Memorandum by Epsom and Ewell Borough
The Borough Council shares with the Government
much of its vision for modernising local government. Epsom and
Ewell is an associate best value pilot authority, we have a very
strong reputation for winning and retaining Charter Marks for
our services. Before the Government published this Command Paper
and its Draft Bill, the Council had agreed to introduce a new
decision making structure. We are committed to the modernising
However the Council is concerned that the Government
is wrongly generalising that the performance, reputation and arrangements
of some Councils is the basis for making laws that must apply
We appreciate that this Government is determined
to ensure that it is not frustrated by some local authorities
which it perceives do not share its key objectives, and are not
positioned to implement the national agenda on which that Government
has been elected.
However, the Council urges the Government not
to apply such a broad brush of central direction that it alienates
or frustrates those Councils that share its objectives for services
that are more citizen orientated and closer to and more responsive
to local community needs.
Epsom and Ewell agrees that the traditional
Committee system is not effective in producing speedy decisions
necessary in a modern world. The Council has scrapped such a system
and replaced all service Committees with just three Commissions,
focused on Social, Leisure and Development issues.
We agree that the local community of residents,
business and the voluntary sector should be more closely involved
with their Council. Not only must they be better informed and
consulted, but also more involved in policy development, service
review and decision taking. Under each of our three Commissions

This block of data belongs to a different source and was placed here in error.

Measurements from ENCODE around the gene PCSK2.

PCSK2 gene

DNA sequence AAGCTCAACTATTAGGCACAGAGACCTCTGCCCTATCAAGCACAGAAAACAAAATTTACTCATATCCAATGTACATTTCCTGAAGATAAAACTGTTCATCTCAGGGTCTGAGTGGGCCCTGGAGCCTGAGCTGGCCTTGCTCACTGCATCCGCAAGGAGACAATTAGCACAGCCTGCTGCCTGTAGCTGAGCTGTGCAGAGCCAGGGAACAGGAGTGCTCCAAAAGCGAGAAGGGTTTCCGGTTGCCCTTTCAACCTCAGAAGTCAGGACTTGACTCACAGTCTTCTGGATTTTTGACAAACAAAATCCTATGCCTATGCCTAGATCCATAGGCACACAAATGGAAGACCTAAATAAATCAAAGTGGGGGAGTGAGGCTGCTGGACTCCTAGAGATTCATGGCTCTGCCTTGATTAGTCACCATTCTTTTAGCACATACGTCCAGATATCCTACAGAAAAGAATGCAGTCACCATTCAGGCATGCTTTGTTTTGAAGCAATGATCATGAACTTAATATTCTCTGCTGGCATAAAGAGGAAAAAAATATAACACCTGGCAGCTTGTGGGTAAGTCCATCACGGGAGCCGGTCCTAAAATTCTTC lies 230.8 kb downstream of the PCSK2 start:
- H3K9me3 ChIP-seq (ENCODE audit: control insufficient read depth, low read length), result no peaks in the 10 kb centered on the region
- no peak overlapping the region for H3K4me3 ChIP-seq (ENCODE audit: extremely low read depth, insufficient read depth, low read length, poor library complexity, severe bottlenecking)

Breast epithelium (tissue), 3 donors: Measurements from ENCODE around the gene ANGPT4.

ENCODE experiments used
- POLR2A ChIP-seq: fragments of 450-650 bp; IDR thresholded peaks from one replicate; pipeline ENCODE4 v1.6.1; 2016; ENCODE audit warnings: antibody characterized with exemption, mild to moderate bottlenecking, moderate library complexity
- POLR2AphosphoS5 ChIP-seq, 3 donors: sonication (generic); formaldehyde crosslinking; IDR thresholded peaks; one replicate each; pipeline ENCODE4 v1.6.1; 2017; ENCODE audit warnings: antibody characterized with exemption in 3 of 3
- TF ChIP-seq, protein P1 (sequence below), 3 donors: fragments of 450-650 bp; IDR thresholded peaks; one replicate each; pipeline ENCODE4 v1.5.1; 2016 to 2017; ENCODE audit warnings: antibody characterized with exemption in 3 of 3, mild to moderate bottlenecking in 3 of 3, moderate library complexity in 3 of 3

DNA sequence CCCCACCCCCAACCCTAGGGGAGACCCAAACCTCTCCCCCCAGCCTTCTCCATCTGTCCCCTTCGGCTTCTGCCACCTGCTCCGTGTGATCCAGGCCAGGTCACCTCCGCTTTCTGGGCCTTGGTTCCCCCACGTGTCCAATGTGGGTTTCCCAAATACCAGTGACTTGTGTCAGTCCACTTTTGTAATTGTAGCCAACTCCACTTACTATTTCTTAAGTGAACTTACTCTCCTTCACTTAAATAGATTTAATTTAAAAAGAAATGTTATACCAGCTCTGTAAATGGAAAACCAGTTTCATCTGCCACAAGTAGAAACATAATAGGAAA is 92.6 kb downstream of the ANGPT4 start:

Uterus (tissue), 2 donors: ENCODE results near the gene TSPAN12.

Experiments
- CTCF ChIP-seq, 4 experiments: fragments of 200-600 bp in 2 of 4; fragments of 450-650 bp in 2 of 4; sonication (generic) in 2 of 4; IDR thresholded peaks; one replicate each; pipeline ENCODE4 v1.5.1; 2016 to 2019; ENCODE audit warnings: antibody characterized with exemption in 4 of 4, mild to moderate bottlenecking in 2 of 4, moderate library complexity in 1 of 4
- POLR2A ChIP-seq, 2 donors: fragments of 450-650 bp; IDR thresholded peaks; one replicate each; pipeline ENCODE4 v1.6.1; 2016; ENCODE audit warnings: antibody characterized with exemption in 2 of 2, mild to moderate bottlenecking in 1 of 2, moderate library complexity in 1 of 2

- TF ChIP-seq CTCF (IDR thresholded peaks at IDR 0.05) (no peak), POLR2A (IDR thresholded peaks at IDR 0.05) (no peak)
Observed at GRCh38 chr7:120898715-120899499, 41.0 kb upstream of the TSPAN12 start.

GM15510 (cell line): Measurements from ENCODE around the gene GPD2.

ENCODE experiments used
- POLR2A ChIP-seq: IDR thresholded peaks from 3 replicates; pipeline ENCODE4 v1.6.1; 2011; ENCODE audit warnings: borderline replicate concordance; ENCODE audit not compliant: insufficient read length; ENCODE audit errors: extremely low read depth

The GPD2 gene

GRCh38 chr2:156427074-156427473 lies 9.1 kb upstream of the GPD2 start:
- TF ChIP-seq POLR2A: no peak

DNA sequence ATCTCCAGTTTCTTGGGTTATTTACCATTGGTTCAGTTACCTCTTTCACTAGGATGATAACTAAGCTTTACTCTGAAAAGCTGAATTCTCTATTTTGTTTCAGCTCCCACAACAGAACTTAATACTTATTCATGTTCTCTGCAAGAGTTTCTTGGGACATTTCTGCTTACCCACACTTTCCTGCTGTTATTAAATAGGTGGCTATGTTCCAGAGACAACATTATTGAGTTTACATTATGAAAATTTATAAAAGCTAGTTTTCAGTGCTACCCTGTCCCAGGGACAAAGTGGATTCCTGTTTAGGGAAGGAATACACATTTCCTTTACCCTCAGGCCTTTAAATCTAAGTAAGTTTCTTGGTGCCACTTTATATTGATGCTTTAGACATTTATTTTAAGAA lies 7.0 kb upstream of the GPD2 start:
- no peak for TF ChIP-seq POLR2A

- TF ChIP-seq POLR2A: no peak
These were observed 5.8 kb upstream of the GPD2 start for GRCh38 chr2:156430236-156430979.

we have introduced a set of Boards comprising both Councillors
and representatives of the local community and partner organisations.
There is a Board for each key service area, and this is the focus
where we will engage with our community.
The Council agrees that the Community should
expect the highest standards of conduct and that a local Standards
Committee, with an independent element of membership, is an important
mechanism to ensure that the highest standards are maintained.
We have established a Standards Committee.
However we part company with the Government's
approach on decision making structures in one respect. Whilst
it is recognised that there are parts of local government where
the responsibility for decision making is opaque, where key policy
decisions are effectively made in private that has never applied
in this Council.
The Borough Council does not favour the elected
Mayor or the executive Cabinet options that the Government prefers.
It is determined to build on its long local tradition of open
and accountable community government by retaining Policy and Resources
to make policy decisions in public, following debate and analysis
by a politically balanced group of Councillors.
However, the Council recognises that there is
a vital role for a Cabinet of members to work together to ensure
that the Council's policies are effectively implemented, that
the organisation is efficiently managed, and that Best Value is
at the heart of the Council's arrangements. Our Cabinet will also
have a "think tank" role, with the support of a Strategy
Group representing key local stakeholders, to advise the Council
on the development and review of the long term, strategic framework
for Epsom and Ewell. Our Cabinet will not be taking executive
decisions in private, behind closed doors.
We agree with Government that there is a need
for effective scrutiny of the Council's operations, to ensure